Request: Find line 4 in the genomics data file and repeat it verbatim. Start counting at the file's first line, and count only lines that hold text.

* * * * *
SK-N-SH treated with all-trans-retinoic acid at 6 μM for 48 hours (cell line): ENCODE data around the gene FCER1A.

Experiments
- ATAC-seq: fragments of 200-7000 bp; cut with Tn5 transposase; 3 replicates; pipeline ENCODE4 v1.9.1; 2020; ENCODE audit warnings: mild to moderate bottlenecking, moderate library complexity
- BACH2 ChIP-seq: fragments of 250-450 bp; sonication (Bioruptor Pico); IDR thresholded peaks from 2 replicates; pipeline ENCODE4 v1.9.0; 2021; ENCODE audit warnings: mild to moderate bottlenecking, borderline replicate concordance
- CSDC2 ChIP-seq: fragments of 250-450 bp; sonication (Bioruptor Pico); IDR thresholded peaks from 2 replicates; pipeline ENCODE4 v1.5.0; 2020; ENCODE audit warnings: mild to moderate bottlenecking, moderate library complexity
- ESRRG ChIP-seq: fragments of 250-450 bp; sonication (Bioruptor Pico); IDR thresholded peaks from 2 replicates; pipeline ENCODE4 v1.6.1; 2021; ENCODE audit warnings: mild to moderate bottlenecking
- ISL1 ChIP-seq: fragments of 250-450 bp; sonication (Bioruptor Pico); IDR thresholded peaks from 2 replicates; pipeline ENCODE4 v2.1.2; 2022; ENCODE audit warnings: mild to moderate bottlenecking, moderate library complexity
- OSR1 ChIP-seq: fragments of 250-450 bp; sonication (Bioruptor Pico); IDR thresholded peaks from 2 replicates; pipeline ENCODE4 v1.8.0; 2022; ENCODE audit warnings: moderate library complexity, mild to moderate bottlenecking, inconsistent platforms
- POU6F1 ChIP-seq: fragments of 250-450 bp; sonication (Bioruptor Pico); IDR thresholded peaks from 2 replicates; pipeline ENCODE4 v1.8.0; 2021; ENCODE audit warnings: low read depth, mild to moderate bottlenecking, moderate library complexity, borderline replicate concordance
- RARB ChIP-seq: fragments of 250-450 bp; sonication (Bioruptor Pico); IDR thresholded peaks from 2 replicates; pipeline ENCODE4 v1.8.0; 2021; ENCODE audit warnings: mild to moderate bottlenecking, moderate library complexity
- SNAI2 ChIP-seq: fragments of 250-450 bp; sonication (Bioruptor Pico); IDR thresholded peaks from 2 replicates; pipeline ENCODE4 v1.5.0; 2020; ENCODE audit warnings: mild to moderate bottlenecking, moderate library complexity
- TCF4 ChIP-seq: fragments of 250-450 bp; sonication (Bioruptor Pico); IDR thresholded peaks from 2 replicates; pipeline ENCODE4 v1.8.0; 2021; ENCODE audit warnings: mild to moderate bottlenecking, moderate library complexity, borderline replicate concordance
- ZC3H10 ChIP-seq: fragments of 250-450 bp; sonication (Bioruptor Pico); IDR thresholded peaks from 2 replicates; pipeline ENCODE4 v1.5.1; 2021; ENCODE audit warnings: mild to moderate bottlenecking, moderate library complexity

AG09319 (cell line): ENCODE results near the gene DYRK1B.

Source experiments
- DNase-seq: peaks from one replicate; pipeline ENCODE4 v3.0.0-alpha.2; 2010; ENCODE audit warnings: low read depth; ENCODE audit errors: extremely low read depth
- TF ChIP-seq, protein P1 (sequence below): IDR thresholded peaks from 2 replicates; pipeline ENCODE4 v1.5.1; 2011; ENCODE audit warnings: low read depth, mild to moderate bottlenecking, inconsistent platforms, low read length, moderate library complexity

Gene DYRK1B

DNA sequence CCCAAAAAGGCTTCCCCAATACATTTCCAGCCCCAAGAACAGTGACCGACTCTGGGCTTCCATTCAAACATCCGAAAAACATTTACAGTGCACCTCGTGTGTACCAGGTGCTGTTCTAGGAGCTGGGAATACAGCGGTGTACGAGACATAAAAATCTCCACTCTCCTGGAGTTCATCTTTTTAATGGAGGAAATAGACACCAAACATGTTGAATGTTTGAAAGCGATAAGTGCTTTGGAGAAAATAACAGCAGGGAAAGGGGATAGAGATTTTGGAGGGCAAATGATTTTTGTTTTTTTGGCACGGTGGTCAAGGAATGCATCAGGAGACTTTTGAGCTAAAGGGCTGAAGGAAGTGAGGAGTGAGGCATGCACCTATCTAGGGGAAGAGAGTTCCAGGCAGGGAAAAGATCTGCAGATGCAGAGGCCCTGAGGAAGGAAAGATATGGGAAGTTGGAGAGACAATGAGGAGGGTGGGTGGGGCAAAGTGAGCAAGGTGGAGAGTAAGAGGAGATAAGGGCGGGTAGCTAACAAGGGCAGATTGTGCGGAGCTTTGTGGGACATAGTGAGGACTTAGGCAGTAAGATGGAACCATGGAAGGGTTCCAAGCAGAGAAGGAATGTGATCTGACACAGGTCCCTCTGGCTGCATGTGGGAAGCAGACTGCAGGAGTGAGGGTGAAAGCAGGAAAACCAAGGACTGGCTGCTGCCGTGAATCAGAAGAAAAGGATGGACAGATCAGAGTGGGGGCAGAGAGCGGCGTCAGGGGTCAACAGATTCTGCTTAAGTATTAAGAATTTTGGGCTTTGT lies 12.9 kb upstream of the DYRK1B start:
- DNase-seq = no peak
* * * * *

- BACH2 ChIP-seq: fragments of 250-450 bp; sonication (Bioruptor Pico); IDR thresholded peaks from 2 replicates; pipeline ENCODE4 v1.9.0; 2021; ENCODE audit warnings: mild to moderate bottlenecking, borderline replicate concordance